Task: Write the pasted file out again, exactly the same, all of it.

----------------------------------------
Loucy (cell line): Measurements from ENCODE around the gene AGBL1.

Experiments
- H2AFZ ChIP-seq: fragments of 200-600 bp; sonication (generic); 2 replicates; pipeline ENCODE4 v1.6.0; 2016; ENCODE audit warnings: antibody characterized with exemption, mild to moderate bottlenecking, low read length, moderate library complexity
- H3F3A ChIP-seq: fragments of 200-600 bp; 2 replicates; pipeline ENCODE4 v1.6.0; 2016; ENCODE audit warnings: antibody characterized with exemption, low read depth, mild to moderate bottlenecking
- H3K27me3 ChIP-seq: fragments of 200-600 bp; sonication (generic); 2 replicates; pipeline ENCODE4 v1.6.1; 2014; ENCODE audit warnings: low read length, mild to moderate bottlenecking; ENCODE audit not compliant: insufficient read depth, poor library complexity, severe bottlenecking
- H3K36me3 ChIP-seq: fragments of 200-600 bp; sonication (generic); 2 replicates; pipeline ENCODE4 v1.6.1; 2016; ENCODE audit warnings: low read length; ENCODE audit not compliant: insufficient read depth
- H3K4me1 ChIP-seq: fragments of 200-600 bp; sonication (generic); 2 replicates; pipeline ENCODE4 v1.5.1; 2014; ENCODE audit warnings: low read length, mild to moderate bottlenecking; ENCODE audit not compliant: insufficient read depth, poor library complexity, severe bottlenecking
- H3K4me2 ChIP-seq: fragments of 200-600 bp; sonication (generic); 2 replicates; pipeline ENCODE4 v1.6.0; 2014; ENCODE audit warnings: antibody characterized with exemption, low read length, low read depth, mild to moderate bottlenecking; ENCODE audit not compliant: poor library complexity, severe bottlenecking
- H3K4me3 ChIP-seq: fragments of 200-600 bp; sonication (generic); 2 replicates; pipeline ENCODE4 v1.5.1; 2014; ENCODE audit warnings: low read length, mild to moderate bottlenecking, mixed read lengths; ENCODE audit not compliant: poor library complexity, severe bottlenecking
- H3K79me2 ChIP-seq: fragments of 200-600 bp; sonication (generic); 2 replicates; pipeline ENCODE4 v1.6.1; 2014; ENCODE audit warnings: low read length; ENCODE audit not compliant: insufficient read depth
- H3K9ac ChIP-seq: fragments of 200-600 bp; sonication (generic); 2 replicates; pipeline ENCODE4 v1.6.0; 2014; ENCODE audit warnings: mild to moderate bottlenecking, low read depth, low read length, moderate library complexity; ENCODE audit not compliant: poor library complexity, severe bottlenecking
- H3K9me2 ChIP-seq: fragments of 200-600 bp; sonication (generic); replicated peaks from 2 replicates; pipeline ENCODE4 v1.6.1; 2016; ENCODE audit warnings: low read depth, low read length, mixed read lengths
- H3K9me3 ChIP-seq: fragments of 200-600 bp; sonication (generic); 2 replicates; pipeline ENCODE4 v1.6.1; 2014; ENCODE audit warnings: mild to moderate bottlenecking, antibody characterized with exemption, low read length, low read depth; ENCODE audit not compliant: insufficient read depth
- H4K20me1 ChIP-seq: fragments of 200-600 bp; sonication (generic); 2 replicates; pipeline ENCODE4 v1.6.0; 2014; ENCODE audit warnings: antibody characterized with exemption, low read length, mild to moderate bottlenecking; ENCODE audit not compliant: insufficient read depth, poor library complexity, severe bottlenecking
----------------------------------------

Loucy (cell line): Measurements from ENCODE around the gene AGBL1.

Experiments
- H2AFZ ChIP-seq: fragments of 200-600 bp; sonication (generic); 2 replicates; pipeline ENCODE4 v1.6.0; 2016; ENCODE audit warnings: antibody characterized with exemption, mild to moderate bottlenecking, low read length, moderate library complexity
- H3F3A ChIP-seq: fragments of 200-600 bp; 2 replicates; pipeline ENCODE4 v1.6.0; 2016; ENCODE audit warnings: antibody characterized with exemption, low read depth, mild to moderate bottlenecking
- H3K27me3 ChIP-seq: fragments of 200-600 bp; sonication (generic); 2 replicates; pipeline ENCODE4 v1.6.1; 2014; ENCODE audit warnings: low read length, mild to moderate bottlenecking; ENCODE audit not compliant: insufficient read depth, poor library complexity, severe bottlenecking
- H3K36me3 ChIP-seq: fragments of 200-600 bp; sonication (generic); 2 replicates; pipeline ENCODE4 v1.6.1; 2016; ENCODE audit warnings: low read length; ENCODE audit not compliant: insufficient read depth
- H3K4me1 ChIP-seq: fragments of 200-600 bp; sonication (generic); 2 replicates; pipeline ENCODE4 v1.5.1; 2014; ENCODE audit warnings: low read length, mild to moderate bottlenecking; ENCODE audit not compliant: insufficient read depth, poor library complexity, severe bottlenecking
- H3K4me2 ChIP-seq: fragments of 200-600 bp; sonication (generic); 2 replicates; pipeline ENCODE4 v1.6.0; 2014; ENCODE audit warnings: antibody characterized with exemption, low read length, low read depth, mild to moderate bottlenecking; ENCODE audit not compliant: poor library complexity, severe bottlenecking
- H3K4me3 ChIP-seq: fragments of 200-600 bp; sonication (generic); 2 replicates; pipeline ENCODE4 v1.5.1; 2014; ENCODE audit warnings: low read length, mild to moderate bottlenecking, mixed read lengths; ENCODE audit not compliant: poor library complexity, severe bottlenecking
- H3K79me2 ChIP-seq: fragments of 200-600 bp; sonication (generic); 2 replicates; pipeline ENCODE4 v1.6.1; 2014; ENCODE audit warnings: low read length; ENCODE audit not compliant: insufficient read depth
- H3K9ac ChIP-seq: fragments of 200-600 bp; sonication (generic); 2 replicates; pipeline ENCODE4 v1.6.0; 2014; ENCODE audit warnings: mild to moderate bottlenecking, low read depth, low read length, moderate library complexity; ENCODE audit not compliant: poor library complexity, severe bottlenecking
- H3K9me2 ChIP-seq: fragments of 200-600 bp; sonication (generic); replicated peaks from 2 replicates; pipeline ENCODE4 v1.6.1; 2016; ENCODE audit warnings: low read depth, low read length, mixed read lengths
- H3K9me3 ChIP-seq: fragments of 200-600 bp; sonication (generic); 2 replicates; pipeline ENCODE4 v1.6.1; 2014; ENCODE audit warnings: mild to moderate bottlenecking, antibody characterized with exemption, low read length, low read depth; ENCODE audit not compliant: insufficient read depth
- H4K20me1 ChIP-seq: fragments of 200-600 bp; sonication (generic); 2 replicates; pipeline ENCODE4 v1.6.0; 2014; ENCODE audit warnings: antibody characterized with exemption, low read length, mild to moderate bottlenecking; ENCODE audit not compliant: insufficient read depth, poor library complexity, severe bottlenecking